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Posted by The Charlotte Post on Monday, March 7, 2016


Forum clears air on smoking ban
No lighting up on municipal grounds if passed
Published Tuesday, August 12, 2014 7:14 am
by Michele J. Chilton

Clearing the air towards better health was the prevailing theme of Monday’s community forum on proposed Mecklenburg County ordinances to make all municipal buildings smoke-free and parks tobacco-free.

County officials voiced their opinions at the Charlotte-Mecklenburg Government Center as they answered pre-written and open forum questions from the public during an hour-long panel discussion. The panel consisted of representatives from the county manager’s office, the Health Department and Parks and Recreation.

According to County Health Director Dr. Marcus Plescia, the basis for the ordinance was information gathered from human service agencies and the general public in 2013. The health assessment identified “chronic disease” as the “most pressing [problem]…per county,” and tobacco usage topped the list. Yet in spite of the findings, “education alone does not equal change in behavior,” tobacco prevention coordinator Kim Bayha said. “It has to be a combination of policy and education.”

In support of the possible ban, Plescia said there was a 17 percent reduction in emergency room visits for heart attack symptoms after the state implemented smoking restrictions in bars and restaurants in 2010.  He attributed the county’s delay in considering any type of ban was based upon the state needing to initiate measures before municipalities could be eligible to do so.  

Acknowledging the “immediate benefit” of such legislation, Plescia added that in cases where the restrictions were implemented and then rescinded, the percentage rose to previous numbers. Plescia also indicated that tobacco restrictions are beneficial in addressing smoking cessation, second-hand smoke issues and preventing young people from smoking. He emphasized that 90 percent of adult smokers started smoking before age 18.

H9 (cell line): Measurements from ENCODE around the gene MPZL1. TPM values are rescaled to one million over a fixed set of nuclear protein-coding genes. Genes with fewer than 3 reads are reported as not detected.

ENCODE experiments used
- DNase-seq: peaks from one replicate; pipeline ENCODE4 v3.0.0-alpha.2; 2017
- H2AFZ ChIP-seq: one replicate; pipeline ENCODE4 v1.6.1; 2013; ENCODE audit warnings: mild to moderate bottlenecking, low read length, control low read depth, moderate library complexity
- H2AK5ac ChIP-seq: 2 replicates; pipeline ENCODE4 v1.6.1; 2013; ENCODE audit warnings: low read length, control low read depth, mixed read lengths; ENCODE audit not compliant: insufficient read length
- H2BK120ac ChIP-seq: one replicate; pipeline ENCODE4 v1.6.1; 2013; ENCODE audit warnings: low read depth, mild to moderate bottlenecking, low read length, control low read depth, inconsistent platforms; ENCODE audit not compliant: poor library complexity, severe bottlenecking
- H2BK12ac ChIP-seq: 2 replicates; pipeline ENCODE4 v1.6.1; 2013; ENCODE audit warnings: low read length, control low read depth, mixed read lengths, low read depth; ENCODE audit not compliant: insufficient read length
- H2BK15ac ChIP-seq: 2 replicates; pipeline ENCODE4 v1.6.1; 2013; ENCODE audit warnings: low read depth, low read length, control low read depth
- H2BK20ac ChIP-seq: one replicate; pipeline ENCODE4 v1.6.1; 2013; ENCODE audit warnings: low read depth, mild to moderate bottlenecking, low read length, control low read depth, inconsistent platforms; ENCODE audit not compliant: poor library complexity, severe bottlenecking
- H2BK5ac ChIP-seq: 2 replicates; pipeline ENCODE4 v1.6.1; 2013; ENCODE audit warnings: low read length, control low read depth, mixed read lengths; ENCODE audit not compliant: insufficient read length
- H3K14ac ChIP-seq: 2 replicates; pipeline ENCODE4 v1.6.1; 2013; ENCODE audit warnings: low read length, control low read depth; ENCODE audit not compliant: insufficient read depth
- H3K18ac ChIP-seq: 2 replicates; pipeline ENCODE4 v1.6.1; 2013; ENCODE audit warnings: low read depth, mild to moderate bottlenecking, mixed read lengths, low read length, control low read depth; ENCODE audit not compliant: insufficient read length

Deputy Parks Director Michael Kirshchman concurred and considered demonstration as key to prevention.

“What we want to do is have children not see it as often and see positive role models in the parks,” he said. “According to our research, the public wants tobacco-free parks.”  

In conjunction with a decrease in smoking at public facilities, county officials also hope to reduce the 20 percent adult tobacco usage rate in Mecklenburg to 10 percent by the year 2020, which according to Plescia is the national goal.

While the county officials and some audience members threw their support behind the proposed measure, others were not too sure and brought up the issue of possibly establishing smoking sections within parks.

Plescia frowned upon loopholes and special locations, which he stated would “undermine” the ban’s purpose. According to Kirshchman, a special smoking section “would not address the role model behavior at all” and only cause confusion. A Chicago-based resident questioned the home life of children, who regularly see adults smoking.

While Plescia estimated a countywide cost of $100,000-$200,000 for posting the ban, he also emphasized the $350 million toll of medical expense on the county as well as saving lives.  

Residents will have more time to weigh in on the matter via on line at www.MecklenburgCountyNC.gov or during a public hearing scheduled for September 2 at 6 p.m. before a September 17 vote.


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